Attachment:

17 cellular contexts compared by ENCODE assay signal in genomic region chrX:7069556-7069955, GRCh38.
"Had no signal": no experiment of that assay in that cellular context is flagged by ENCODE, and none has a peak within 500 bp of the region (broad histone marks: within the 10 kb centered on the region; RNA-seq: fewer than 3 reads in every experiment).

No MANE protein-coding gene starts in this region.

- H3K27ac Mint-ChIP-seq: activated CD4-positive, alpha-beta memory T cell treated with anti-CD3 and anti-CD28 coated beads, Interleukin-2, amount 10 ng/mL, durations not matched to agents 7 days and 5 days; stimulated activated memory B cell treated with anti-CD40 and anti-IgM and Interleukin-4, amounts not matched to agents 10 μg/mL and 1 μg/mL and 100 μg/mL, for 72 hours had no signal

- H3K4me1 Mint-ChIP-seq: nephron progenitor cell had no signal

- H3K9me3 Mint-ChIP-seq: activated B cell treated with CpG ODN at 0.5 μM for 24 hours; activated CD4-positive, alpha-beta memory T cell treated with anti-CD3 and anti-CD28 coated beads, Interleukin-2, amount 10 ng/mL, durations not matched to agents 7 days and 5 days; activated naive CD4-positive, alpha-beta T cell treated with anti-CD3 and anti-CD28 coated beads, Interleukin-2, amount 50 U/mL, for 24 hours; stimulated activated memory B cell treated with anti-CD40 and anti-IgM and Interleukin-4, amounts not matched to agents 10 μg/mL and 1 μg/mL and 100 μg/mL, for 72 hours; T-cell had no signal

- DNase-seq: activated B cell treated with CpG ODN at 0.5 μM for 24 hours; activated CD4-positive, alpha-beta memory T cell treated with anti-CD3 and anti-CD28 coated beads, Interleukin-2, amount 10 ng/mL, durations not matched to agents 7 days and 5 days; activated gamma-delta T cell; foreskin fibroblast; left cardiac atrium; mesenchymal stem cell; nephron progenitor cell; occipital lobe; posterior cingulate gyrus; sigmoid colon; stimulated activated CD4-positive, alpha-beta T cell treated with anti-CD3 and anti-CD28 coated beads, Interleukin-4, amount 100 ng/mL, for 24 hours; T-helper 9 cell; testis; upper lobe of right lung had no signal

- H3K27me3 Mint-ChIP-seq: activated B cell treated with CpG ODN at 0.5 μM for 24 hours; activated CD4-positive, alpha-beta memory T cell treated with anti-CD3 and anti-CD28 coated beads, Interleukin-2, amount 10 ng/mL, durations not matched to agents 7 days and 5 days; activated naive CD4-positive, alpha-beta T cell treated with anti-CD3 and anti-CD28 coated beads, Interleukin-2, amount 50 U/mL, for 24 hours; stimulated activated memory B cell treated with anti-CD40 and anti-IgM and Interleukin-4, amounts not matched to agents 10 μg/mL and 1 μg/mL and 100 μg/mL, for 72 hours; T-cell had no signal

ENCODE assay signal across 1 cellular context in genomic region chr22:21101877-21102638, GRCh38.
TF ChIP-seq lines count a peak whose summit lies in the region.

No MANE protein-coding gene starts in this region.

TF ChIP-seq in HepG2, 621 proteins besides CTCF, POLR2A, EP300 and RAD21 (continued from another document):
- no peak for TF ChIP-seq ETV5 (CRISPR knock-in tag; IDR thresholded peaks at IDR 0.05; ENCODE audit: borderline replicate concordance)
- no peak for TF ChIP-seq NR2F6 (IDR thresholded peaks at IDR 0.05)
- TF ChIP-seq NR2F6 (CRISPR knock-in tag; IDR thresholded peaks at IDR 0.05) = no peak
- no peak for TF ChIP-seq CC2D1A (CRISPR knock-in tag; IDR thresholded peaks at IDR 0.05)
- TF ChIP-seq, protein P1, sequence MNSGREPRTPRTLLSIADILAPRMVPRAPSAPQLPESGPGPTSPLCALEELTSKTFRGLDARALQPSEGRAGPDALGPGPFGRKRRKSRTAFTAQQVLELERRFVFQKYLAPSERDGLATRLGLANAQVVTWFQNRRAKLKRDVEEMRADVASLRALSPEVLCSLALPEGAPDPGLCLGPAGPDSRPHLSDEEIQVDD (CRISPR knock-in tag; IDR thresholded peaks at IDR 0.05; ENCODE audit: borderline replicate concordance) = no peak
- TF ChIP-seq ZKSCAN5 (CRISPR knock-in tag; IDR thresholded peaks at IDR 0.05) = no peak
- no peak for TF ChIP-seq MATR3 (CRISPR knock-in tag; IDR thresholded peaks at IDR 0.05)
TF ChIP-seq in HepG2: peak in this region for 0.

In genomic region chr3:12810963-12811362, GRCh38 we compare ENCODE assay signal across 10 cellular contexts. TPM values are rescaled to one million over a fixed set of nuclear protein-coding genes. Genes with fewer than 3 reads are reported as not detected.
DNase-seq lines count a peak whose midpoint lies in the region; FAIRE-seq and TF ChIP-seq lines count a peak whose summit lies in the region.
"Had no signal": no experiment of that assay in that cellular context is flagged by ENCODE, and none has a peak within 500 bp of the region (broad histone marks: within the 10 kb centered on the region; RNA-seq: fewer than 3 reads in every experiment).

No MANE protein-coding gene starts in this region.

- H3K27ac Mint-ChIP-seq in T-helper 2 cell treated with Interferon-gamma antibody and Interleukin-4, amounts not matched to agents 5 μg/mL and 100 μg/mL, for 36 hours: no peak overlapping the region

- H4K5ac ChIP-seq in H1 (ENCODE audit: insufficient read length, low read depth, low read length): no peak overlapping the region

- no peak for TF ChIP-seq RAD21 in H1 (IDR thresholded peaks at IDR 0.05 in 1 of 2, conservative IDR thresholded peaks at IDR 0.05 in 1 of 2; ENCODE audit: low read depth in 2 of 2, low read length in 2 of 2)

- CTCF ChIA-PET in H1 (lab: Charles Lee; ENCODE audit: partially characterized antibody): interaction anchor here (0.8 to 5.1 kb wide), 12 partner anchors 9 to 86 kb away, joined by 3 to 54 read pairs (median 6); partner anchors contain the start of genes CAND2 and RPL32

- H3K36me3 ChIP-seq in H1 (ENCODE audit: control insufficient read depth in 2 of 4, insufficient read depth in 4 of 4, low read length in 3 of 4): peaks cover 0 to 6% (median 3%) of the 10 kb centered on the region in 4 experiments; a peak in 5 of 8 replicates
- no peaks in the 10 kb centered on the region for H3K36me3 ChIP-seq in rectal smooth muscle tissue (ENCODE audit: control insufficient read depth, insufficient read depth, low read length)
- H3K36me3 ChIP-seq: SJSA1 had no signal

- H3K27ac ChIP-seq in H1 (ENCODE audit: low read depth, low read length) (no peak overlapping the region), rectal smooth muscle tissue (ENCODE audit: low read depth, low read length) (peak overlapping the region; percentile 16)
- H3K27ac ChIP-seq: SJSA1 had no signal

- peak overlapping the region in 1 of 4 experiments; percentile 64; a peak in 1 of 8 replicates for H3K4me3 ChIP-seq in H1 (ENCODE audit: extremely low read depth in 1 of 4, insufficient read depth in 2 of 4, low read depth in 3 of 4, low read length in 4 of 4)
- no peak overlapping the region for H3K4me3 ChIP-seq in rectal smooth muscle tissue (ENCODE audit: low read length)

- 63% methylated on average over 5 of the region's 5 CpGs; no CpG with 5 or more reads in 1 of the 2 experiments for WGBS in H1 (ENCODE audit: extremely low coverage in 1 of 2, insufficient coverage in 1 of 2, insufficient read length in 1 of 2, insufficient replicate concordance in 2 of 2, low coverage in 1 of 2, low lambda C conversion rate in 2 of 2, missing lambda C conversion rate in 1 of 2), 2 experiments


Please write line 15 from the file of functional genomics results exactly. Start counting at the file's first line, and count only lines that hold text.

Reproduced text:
- TF ChIP-seq NR2F6 (CRISPR knock-in tag; IDR thresholded peaks at IDR 0.05) = no peak